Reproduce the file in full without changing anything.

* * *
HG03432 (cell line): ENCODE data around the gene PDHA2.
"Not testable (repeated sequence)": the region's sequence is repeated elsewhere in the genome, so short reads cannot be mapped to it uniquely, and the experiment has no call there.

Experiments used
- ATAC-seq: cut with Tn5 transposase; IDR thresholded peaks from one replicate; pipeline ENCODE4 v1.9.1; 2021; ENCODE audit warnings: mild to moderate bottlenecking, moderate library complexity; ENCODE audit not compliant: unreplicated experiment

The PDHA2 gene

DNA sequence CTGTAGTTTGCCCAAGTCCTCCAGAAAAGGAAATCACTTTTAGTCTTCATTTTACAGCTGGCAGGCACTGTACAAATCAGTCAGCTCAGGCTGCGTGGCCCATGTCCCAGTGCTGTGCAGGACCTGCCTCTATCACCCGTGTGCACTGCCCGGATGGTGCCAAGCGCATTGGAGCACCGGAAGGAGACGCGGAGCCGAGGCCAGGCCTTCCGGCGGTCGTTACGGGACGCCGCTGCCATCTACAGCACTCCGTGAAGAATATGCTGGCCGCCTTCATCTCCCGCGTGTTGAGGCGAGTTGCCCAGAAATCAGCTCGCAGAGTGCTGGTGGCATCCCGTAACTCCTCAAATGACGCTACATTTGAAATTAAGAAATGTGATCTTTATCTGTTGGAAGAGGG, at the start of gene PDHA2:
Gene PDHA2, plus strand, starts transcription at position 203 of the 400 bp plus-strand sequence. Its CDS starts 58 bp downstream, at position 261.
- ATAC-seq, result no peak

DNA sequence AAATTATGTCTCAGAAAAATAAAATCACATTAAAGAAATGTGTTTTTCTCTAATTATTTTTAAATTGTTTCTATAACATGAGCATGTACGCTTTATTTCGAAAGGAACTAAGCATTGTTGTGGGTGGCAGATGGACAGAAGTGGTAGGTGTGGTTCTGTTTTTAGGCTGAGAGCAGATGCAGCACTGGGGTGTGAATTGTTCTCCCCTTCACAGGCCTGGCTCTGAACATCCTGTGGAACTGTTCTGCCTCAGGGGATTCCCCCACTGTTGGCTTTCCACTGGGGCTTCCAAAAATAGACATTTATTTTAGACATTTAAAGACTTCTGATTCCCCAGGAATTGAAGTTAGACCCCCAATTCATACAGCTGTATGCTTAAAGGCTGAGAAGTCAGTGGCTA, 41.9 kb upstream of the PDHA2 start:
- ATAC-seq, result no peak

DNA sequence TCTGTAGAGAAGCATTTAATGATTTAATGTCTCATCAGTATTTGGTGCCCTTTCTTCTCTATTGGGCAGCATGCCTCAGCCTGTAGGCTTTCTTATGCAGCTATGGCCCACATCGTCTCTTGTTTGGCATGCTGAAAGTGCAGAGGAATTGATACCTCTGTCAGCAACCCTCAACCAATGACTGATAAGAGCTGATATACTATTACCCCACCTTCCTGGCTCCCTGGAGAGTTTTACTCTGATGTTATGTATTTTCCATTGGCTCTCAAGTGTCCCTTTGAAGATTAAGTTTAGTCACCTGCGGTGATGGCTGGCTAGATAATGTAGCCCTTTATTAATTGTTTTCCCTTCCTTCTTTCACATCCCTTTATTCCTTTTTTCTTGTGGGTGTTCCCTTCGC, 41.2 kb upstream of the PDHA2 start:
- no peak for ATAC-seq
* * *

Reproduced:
HG03432 (cell line): ENCODE data around the gene PDHA2.
"Not testable (repeated sequence)": the region's sequence is repeated elsewhere in the genome, so short reads cannot be mapped to it uniquely, and the experiment has no call there.

Experiments used
- ATAC-seq: cut with Tn5 transposase; IDR thresholded peaks from one replicate; pipeline ENCODE4 v1.9.1; 2021; ENCODE audit warnings: mild to moderate bottlenecking, moderate library complexity; ENCODE audit not compliant: unreplicated experiment

The PDHA2 gene

DNA sequence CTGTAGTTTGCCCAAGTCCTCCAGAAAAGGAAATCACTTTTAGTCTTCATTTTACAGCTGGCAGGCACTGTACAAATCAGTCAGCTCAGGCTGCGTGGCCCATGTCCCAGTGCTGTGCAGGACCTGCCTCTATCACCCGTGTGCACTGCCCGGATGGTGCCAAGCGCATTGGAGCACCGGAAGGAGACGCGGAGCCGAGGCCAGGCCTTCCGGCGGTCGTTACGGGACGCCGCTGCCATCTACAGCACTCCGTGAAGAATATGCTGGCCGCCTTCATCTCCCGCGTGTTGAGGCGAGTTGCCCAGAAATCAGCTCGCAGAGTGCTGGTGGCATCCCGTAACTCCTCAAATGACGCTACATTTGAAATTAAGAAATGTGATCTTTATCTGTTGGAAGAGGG, at the start of gene PDHA2:
Gene PDHA2, plus strand, starts transcription at position 203 of the 400 bp plus-strand sequence. Its CDS starts 58 bp downstream, at position 261.
- ATAC-seq, result no peak

DNA sequence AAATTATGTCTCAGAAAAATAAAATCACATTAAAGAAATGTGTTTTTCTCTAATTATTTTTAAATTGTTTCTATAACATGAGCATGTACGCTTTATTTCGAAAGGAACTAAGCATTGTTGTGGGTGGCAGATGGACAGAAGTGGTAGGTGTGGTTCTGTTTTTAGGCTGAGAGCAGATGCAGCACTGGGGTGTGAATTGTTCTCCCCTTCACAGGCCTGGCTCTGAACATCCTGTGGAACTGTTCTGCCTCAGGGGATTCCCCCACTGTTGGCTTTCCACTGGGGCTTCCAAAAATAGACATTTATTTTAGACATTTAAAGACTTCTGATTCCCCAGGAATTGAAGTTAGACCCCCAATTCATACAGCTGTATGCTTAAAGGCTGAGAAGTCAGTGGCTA, 41.9 kb upstream of the PDHA2 start:
- ATAC-seq, result no peak

DNA sequence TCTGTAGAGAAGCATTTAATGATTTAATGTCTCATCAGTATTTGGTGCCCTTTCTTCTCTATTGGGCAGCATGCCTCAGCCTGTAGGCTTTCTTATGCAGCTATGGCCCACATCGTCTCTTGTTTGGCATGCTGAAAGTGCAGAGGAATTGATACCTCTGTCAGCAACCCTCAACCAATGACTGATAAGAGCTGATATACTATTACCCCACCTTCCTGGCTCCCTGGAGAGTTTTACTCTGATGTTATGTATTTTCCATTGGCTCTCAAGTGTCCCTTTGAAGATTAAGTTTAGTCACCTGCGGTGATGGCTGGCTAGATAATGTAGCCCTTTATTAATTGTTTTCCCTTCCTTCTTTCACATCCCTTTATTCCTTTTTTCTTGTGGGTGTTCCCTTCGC, 41.2 kb upstream of the PDHA2 start:
- no peak for ATAC-seq